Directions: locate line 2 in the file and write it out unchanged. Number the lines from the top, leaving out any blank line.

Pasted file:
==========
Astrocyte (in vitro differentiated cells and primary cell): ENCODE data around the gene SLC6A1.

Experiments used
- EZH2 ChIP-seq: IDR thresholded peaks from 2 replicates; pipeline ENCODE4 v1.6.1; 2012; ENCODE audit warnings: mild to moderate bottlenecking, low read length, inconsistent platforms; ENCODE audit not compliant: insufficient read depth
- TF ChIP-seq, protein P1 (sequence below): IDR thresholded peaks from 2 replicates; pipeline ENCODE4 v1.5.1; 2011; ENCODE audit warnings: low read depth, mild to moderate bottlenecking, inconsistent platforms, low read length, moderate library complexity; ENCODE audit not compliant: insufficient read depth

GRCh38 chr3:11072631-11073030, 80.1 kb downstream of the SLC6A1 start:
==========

Experiments used